The early 1970s saw a continuation of the pop explosion of the late 1960s. The successes of Woodstock and Monterey festivals flooded into the ‘70s with bands performing to ever-bigger audiences. While music genres changed, some bands with loyal followings maintained their popularity. Sadly, the music industry mourned the passing of some great musicians and showmen, while other acts simply split-up and went their own ways.
Outdoor Rock Concerts and Festivals
While indoor concerts continued to flourish, massive audience opportunities made outdoor concerts lucrative alternatives. The ‘70s also saw the continuing of free open-air concerts. In June 1970, the Bath Festival in the United Kingdom was the first big concert of the decade. Headlined by Led Zeppelin, it attracted 150,000 attendees. A free concert held in Hyde Park, London a month later, featured Pink Floyd and attracted 120,000 fans for the six-hour concert. However, biggest of all United Kingdom festivals was the Isle of Wight festival of 1970 that drew a rumored 600,000 fans. In the U.S., concerns over safety and security at concerts became an issue culminating in 11 fans’ crushing deaths as they entered a concert in Cincinnati in 1979.
The Motown sound and easy-listening music overlapped the ‘60s and ‘70s. Hard rock had its foundations in the ‘60s, but established itself in the following decade with such bands as Led Zeppelin, Black Sabbath and AC/DC. A new form of rock, "Punk Rock" came to the fore in the mid-1970s. Bands such as The Sex Pistols, The Clash and X Ray Spex depicted an angry, anti-establishment youth that often screamed obscene lyrics to receptive audiences. Completely opposite to "Punk Rock" was "Glam Rock." These acts took visual appearance to extremes, wearing glitter, excessive makeup and brightly colored clothes. The music was simple, but catchy and appealed to the "Teeny-Bopper" audience. Glam rock artists included The Sweet, Gary Glitter and Mud.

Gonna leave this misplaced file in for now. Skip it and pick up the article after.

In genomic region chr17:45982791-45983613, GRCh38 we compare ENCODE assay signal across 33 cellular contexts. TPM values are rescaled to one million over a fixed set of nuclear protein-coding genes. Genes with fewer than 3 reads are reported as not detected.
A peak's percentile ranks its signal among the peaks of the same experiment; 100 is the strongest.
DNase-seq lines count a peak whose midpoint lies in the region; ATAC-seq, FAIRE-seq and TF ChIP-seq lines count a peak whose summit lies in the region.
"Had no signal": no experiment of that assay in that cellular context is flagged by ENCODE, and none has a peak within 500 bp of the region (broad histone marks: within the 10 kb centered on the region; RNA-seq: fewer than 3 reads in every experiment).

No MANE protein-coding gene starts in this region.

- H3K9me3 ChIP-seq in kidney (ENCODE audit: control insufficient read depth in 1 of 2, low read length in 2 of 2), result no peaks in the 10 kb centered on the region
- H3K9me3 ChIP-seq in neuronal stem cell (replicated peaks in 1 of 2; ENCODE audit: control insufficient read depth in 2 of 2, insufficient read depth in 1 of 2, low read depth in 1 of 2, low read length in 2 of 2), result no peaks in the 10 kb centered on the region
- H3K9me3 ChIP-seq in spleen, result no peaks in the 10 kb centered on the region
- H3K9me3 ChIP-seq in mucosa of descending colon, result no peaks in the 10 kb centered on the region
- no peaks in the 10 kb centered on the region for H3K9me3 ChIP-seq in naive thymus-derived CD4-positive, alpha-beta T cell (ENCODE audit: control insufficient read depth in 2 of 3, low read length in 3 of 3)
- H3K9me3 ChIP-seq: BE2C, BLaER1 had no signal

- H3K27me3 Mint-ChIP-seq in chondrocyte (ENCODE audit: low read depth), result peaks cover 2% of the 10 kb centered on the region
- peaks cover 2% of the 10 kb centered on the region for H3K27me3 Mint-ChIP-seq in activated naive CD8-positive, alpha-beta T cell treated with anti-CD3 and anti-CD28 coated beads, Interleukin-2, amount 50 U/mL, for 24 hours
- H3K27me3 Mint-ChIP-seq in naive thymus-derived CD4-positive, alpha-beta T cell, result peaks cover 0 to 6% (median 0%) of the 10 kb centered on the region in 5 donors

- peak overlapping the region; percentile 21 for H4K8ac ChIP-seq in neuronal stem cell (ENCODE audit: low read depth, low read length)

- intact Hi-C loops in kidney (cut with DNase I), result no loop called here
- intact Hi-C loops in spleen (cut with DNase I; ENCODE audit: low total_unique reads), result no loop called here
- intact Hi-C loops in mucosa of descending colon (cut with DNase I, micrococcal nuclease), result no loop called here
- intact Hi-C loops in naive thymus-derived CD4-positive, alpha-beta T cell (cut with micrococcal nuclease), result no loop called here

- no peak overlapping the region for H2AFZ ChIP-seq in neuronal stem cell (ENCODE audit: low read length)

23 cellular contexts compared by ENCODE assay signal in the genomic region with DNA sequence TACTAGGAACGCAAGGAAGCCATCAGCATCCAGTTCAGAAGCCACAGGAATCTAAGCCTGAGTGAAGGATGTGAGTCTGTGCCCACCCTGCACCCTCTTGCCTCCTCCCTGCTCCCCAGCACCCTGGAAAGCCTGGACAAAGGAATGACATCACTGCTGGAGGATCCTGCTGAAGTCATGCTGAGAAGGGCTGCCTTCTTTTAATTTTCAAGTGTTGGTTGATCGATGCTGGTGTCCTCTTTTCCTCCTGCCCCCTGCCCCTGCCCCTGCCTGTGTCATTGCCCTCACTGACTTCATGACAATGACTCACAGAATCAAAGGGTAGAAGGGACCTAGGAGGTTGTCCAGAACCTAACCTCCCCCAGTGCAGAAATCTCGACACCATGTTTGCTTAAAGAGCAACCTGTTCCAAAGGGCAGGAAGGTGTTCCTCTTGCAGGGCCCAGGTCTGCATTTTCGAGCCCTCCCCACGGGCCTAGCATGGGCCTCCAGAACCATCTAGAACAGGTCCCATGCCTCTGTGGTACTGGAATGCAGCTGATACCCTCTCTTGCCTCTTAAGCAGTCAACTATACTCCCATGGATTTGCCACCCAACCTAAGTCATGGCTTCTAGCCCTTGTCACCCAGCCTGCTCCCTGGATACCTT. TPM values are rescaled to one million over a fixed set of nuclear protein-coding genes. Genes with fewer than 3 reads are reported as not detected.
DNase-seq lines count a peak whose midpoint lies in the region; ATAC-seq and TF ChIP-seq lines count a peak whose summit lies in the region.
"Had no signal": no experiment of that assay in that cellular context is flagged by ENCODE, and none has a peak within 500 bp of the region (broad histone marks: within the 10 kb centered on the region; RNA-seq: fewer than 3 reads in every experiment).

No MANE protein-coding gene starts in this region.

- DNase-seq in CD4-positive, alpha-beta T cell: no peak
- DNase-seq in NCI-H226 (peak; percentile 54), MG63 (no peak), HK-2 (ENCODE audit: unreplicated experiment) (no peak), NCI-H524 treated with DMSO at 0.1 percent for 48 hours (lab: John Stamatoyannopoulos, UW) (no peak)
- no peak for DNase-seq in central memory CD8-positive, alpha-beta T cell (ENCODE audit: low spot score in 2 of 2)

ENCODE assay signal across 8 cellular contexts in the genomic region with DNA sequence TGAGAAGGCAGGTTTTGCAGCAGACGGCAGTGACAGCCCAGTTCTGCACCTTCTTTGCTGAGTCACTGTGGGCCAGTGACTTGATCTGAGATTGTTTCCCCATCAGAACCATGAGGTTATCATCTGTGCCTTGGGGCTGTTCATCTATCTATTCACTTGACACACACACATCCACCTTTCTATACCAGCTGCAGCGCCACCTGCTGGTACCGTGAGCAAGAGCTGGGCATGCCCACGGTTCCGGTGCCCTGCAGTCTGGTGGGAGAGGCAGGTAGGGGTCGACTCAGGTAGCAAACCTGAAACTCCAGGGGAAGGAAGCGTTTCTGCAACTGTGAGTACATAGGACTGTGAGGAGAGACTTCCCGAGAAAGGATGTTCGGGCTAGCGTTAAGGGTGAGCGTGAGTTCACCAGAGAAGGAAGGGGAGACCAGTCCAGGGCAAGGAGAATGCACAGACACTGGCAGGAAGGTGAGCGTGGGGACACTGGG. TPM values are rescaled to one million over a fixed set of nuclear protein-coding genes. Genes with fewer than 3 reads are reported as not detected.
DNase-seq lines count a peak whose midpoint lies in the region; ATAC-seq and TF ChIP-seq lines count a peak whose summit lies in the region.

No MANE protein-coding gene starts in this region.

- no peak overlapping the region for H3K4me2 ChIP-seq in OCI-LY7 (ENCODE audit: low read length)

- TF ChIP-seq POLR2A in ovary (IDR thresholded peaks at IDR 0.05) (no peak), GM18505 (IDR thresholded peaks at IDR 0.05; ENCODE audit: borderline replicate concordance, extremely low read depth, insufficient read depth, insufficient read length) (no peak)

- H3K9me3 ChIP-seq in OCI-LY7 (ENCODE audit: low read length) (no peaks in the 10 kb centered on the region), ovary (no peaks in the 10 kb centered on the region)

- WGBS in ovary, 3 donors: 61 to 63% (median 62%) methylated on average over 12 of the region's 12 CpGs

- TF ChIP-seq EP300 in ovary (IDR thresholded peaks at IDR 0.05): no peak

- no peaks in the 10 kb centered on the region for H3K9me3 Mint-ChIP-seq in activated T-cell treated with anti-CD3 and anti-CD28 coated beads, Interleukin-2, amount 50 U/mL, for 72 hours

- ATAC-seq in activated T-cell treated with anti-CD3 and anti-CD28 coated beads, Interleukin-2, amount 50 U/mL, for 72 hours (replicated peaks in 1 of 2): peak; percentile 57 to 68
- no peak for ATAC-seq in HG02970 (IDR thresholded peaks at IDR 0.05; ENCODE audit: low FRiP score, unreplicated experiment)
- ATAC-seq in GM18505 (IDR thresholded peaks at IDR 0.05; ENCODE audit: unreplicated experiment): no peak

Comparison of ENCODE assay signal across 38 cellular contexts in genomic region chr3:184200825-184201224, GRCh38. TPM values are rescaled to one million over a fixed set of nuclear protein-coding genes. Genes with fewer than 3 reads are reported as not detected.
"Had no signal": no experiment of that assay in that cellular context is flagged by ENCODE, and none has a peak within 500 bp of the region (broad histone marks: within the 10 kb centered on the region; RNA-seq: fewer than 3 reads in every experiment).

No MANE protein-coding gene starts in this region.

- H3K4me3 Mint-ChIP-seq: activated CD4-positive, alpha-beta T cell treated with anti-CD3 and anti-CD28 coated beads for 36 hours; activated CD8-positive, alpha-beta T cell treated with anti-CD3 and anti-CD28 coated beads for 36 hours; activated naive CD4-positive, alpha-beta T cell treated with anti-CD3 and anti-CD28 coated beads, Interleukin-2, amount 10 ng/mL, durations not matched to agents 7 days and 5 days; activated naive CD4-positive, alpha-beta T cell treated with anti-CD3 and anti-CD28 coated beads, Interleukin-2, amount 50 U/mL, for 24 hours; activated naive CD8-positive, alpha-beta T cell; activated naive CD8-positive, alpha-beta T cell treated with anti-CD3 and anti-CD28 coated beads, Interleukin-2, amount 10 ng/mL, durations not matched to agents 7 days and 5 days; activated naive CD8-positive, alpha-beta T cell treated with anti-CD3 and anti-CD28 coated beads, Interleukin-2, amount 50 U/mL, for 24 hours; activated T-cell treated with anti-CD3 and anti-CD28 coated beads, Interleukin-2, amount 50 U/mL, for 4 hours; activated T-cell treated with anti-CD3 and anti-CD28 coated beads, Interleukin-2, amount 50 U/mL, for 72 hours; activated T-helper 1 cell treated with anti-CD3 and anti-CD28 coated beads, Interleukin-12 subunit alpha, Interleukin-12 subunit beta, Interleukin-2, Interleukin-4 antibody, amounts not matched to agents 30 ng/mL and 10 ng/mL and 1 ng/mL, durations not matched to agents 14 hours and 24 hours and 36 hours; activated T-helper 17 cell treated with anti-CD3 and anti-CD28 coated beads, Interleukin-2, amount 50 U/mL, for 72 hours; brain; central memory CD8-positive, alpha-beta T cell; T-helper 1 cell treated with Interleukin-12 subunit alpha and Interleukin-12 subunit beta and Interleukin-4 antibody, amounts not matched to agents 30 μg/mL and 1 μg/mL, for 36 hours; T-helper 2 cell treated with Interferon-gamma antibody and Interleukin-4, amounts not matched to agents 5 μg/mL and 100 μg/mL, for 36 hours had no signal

Bands like the Who and Rolling Stones, now eclipsing five decades, experienced the heights of musical influence during the 1970s. Other performers, such as Elton John, created musical fashion, with new music genres setting trends at the same time. The Sex Pistols promoted politically radical ideologies, while enlightening audiences to punk culture. Heavy rock disciples followed Led Zeppelin and Queen, two of the most successful groups of the ‘70s, with the Eagles and Dire Straits easy-listening styles appealing to a wider audience.
Films and Musicals
“Godspell,” the musical, opened in 1971 with its film released over two years later. Although not considered a rock musical, a song from the show entered the pop charts. “Grease,” the theater musical, ran from 1971 to 1980, but it was the 1978 film version that made the story and music famous. “Jesus Christ Superstar,” a rock opera written by Tim Rice and Andrew Lloyd Webber, prolific songwriters of the 1970s, opened on Broadway in 1971 causing much controversy over its subject matter. “Tommy,” a rock-opera album originally by The Who, made into a film in 1975, starred The Who, Elton John, Tina Turner and Eric Clapton. Another rock-opera concept album led to the musical, ”Evita,” opening in London's West End in 1978, another Webber-Rice composition.
Musician Jimi Hendrix died in September 1970. Singer-songwriter, Janis Joplin died in October 1970. Jim Morrison, lead singer with The Doors died in July 1971. All died at the age of only 27. Another 13 lesser-known musicians also died at the age of 27 in the 1970s. This phenomena led to the naming of the “Forever 27 Club.” Other notable music industry deaths included, Mama Cass Elliot, July 1974, Marc Bolan, September 1977, Keith Moon, September 1978, Sid Vicious, February 1979 and Elvis Presley, August 1977. All died long before their time, with several deaths attributed to drugs.